Language revival and rediscovery is on the rise in various parts of the world and in the U.S., fourth graders are today learning that Tongva or Gabrielino was the original language spoken all over Los Angeles.
It had been 50 years since Tongva had been spoken in Los Angeles although there are several reminders of the language that remain. Most of them are names of villages in L.A., such as Cahuenga, which was from the word “Kawee’nga, which translates to “place of the fox” and Tujunga, a name that originated from “Tongva Tuhuunga,” which meant “place of the old woman.”
Finding information about the Tongva language was quite difficult because of the absence of audio recordings. There were some wax cylinder records of a few songs in Tongva but these were already scratchy. Some word lists from explorers and scholars from 1838 to 1903 were available but the best resources so far were the field notes of John Peabody Harrington.
J. P. Harrington was an American ethnologist and linguist who worked for 40 years as a field ethnologist for the Bureau of American Ethnology of the Smithsonian Museum. He had collected a huge amount of raw data on native languages and peoples, including Gabrielino.
Reviving a language
UCLA professor Pamela Munro, who has been studying various indigenous languages in Latin America and the U.S. has compiled a dictionary of the Tongva language that contains more than one thousand words. She said that she believes that she has now understands a bit about its grammar. She related that she based her work on the data from the Harrington collection and was able to develop a writing system using ordinary letters found on a regular keyboard.
While Tongva could be written using a regular keyboard, there are rules to be followed, just like when you are learning a new language, such as Spanish where the double-l is pronounced like the letter “y.”
Professor Munro recalled the time that she was requested to be a linguistic mentor to some Tongva people who want to learn their language. This was during the biennial event held in Berkley called the Breath of Life Workshop, which is attended by members of the Indian Tribes in California. If their languages are no longer spoken, they could learn how to access available materials related to those languages.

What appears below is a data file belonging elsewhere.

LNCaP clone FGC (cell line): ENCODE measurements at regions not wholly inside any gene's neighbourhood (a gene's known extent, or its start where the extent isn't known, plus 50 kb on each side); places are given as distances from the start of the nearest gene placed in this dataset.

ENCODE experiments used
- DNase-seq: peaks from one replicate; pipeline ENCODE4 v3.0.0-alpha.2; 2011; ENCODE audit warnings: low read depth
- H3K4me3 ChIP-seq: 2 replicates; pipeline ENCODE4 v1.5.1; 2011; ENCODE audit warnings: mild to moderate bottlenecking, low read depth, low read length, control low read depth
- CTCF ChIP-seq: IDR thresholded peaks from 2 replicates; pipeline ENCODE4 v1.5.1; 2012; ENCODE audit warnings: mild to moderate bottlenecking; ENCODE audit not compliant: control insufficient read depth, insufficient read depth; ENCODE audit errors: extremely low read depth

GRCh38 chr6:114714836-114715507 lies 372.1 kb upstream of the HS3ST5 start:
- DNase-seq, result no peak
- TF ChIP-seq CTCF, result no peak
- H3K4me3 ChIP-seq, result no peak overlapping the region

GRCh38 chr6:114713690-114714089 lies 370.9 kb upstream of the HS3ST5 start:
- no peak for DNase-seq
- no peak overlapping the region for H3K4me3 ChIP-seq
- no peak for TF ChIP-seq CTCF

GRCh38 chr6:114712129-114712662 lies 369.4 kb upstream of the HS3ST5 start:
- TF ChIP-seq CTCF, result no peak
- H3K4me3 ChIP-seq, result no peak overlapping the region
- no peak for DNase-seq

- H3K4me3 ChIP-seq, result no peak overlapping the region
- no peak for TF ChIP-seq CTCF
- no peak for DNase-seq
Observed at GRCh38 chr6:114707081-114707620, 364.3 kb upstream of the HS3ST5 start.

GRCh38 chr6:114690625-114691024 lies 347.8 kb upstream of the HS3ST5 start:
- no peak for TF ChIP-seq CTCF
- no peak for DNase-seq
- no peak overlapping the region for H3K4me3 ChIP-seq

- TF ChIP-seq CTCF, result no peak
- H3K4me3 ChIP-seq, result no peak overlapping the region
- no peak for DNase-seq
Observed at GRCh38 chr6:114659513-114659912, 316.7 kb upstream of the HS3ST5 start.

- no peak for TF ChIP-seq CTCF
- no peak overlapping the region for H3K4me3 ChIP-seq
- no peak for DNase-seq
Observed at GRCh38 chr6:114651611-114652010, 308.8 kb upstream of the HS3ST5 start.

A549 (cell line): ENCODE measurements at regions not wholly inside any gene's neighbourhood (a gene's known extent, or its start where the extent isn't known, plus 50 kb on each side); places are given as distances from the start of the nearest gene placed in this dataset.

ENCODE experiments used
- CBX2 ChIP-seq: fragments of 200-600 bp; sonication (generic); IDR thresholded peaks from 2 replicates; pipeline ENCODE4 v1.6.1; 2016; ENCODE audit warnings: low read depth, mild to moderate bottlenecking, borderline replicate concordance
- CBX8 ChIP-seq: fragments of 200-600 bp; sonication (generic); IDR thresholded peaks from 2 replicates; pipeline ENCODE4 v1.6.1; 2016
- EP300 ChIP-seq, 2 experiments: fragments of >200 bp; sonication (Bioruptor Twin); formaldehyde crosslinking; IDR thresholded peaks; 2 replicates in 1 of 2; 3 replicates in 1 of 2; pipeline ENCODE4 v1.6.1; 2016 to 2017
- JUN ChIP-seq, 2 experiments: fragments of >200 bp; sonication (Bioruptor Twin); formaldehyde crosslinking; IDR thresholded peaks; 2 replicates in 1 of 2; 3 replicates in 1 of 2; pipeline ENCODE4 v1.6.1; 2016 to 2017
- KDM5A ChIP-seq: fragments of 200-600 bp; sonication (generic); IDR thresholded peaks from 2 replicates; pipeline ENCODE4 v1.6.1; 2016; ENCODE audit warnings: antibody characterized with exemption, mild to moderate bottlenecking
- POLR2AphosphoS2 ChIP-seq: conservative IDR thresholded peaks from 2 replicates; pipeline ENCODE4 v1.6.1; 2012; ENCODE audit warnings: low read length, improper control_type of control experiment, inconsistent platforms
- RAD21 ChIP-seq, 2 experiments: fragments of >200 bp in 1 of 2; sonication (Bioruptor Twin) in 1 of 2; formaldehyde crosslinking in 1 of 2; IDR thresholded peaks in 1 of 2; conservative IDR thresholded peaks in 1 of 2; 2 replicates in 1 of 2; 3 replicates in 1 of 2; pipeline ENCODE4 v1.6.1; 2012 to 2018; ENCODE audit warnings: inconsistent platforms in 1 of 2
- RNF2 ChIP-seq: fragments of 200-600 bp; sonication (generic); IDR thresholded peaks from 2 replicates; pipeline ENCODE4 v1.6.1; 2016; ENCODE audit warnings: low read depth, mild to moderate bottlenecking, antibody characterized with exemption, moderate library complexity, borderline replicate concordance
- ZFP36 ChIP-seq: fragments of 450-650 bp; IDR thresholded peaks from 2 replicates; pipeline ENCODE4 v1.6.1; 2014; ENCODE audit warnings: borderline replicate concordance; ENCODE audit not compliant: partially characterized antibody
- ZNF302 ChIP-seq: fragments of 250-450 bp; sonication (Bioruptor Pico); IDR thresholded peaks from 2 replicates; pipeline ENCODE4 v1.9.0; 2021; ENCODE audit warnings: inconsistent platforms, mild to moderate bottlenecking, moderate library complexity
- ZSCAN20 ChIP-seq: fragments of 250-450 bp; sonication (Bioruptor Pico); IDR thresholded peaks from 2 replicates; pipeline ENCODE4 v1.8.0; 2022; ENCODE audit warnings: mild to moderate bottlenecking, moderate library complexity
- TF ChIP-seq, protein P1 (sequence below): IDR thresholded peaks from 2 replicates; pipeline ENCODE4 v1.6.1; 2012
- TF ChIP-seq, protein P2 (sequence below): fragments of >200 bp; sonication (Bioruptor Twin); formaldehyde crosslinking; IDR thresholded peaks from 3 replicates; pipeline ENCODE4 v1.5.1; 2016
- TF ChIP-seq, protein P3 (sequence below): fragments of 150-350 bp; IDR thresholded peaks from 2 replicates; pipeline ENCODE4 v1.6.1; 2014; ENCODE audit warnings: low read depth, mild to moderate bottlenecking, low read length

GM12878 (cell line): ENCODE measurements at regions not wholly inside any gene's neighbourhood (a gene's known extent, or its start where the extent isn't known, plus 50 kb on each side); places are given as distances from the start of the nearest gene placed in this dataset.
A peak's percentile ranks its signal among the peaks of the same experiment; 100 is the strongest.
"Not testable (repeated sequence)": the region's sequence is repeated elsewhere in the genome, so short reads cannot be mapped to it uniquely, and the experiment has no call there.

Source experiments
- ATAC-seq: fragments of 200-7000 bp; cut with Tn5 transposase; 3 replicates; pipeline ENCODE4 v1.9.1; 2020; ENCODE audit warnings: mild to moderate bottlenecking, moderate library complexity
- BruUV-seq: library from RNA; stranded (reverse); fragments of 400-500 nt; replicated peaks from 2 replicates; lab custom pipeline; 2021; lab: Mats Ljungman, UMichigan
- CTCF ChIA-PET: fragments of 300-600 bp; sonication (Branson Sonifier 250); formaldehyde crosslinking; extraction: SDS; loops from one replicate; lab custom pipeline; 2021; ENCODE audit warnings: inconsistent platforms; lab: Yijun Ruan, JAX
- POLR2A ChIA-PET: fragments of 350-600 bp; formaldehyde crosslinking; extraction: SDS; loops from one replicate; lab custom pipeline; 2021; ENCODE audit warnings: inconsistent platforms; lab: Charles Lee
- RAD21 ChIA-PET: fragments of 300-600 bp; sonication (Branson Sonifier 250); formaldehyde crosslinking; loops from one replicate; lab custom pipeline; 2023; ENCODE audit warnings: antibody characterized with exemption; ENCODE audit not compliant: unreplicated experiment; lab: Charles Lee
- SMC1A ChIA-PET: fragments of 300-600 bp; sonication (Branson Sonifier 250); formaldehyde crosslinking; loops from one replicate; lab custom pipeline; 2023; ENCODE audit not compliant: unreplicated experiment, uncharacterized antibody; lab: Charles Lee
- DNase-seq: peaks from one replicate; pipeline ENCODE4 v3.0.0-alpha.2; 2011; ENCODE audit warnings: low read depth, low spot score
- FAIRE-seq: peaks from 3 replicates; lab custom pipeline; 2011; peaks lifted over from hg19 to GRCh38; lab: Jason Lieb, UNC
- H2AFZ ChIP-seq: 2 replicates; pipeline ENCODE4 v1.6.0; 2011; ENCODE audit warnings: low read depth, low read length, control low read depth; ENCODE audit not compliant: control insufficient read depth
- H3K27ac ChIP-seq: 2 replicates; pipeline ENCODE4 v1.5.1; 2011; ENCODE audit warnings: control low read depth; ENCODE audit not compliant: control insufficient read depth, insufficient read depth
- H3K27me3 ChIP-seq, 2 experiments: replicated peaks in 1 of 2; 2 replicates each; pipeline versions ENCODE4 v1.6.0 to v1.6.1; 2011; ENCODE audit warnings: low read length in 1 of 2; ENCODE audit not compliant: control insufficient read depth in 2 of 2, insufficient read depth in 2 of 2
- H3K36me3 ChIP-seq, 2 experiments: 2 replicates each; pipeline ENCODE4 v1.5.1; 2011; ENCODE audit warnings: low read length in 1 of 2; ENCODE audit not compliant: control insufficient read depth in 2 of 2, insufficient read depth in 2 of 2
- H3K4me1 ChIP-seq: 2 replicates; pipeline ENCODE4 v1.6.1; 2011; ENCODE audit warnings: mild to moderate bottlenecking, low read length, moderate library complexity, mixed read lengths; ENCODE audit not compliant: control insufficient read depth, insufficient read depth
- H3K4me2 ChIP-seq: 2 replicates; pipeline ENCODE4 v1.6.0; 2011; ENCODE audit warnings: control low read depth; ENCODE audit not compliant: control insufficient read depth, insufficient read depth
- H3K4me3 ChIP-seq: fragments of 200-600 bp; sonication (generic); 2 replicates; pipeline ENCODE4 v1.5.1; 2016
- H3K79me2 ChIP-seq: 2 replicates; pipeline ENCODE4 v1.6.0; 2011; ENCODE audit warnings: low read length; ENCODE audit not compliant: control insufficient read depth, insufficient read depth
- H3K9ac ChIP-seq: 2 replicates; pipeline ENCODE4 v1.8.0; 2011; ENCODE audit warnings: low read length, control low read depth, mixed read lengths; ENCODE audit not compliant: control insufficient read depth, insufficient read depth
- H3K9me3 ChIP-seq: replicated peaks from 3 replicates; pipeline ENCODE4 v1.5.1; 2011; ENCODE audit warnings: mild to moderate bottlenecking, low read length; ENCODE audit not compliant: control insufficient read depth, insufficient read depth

In the case of Professor Munro, she had three Tongva learners to coach. So she had her grammar notes, her dictionary and sample spelling system. Sadly, it did not occur to her that her needs as an academic linguist could be different from the needs of the ethnic learner.
They asked her how they could pray in their own language. They also wanted a dictionary where the source language is English and Tongva as the target language and not the other way around.
And while she had to laboriously make copies of the dictionary in the order that her learners wanted that day, she now had a core group of Tongva language learners. With contributions from the group, they have initial success in reviving a language that had no speakers previously. They have lessons in sentence creation and word structure. They have songs, which were helpful in learning the language and together they learn useful phrases they could use for conversation.